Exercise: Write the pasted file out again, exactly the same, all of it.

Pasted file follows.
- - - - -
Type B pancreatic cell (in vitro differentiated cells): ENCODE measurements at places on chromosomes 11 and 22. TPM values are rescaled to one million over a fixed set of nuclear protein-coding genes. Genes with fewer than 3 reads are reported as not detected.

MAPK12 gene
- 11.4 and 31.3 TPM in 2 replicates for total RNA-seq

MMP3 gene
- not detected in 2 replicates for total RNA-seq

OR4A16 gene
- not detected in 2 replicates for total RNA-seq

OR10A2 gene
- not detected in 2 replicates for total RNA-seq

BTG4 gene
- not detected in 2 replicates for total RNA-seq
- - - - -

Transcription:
Type B pancreatic cell (in vitro differentiated cells): ENCODE measurements at places on chromosomes 11 and 22. TPM values are rescaled to one million over a fixed set of nuclear protein-coding genes. Genes with fewer than 3 reads are reported as not detected.

MAPK12 gene
- 11.4 and 31.3 TPM in 2 replicates for total RNA-seq

MMP3 gene
- not detected in 2 replicates for total RNA-seq

OR4A16 gene
- not detected in 2 replicates for total RNA-seq

OR10A2 gene
- not detected in 2 replicates for total RNA-seq

BTG4 gene
- not detected in 2 replicates for total RNA-seq